Popes in the time of St. Francis, who promoted crusades, had great earthly power as well as spiritual dominance. It seemed to them that they had no alternative to making Christian institutions expand and become the trendsetters for the whole known world. One of these Popes, when St. Francis was a teenager, had a nightmare in which he dreamed he saw all the pillars of wise leadership, new cathedrals and their staff, the cosy life-style of canons and the hierarchy tumbling down in a whirlwind of failure.
But within this dream there appeared a scruffy little man, not a member of the hierarchy, not a priest, just a lay preacher, who seemed to be able to prop up whatever it was that made a Christian society deserving of God’s help. This crowning carving of one of the columns in the Brussels Franciscan Church shows the dreaming Pope, the whirling wind and the tumbling buildings.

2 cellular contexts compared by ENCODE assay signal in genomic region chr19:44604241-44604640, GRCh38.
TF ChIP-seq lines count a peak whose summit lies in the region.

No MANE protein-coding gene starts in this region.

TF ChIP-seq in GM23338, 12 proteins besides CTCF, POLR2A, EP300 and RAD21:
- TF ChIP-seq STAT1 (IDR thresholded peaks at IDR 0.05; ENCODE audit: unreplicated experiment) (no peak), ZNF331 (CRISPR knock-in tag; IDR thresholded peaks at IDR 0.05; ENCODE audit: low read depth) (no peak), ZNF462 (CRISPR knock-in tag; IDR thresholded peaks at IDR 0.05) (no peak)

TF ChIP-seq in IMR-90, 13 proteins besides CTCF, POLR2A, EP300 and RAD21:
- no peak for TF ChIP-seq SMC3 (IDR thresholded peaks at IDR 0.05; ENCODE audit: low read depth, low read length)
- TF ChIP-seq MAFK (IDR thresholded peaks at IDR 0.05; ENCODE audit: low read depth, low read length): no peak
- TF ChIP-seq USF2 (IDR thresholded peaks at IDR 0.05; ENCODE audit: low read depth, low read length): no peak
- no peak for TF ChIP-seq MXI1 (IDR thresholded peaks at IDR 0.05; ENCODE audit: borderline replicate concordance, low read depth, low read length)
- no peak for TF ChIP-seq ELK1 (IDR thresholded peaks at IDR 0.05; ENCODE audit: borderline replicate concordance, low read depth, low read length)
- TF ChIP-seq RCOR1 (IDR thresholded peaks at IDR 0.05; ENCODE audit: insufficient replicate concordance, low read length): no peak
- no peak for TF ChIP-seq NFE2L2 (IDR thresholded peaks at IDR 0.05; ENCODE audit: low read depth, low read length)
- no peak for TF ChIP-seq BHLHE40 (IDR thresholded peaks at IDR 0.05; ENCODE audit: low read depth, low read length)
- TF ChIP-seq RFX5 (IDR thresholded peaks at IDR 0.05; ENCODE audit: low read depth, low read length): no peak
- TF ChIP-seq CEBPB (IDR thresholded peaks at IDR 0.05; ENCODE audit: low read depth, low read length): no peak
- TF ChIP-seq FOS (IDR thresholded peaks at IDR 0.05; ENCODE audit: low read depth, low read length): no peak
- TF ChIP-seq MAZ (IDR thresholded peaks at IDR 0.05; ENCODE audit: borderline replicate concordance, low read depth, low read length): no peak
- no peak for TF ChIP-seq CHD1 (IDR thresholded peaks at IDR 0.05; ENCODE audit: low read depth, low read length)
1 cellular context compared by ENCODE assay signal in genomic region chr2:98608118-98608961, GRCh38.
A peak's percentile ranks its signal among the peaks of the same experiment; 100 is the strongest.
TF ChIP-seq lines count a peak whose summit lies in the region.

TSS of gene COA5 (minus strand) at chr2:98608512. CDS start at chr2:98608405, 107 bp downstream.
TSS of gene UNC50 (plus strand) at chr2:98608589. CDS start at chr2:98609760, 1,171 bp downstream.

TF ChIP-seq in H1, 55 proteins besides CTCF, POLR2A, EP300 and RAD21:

Franciscans who set out to explain the dream, such as Thomas of Celano, said that Francis of Assisi was the amazing new presence in central Italian society who would pour hope into people’s hearts, and bring back the fundamentals of Christian community. That community of eager compassion towards suffering neighbours, including the friars with their studies and musical skills, would boost the hopes of many. A tottering society would discover its new caring direction through a new awakening of gospel-based relationships. The hierarchy might have a lot to learn about simplicity, honesty, and closeness to the ordinary workaday believers, but love could now begin again.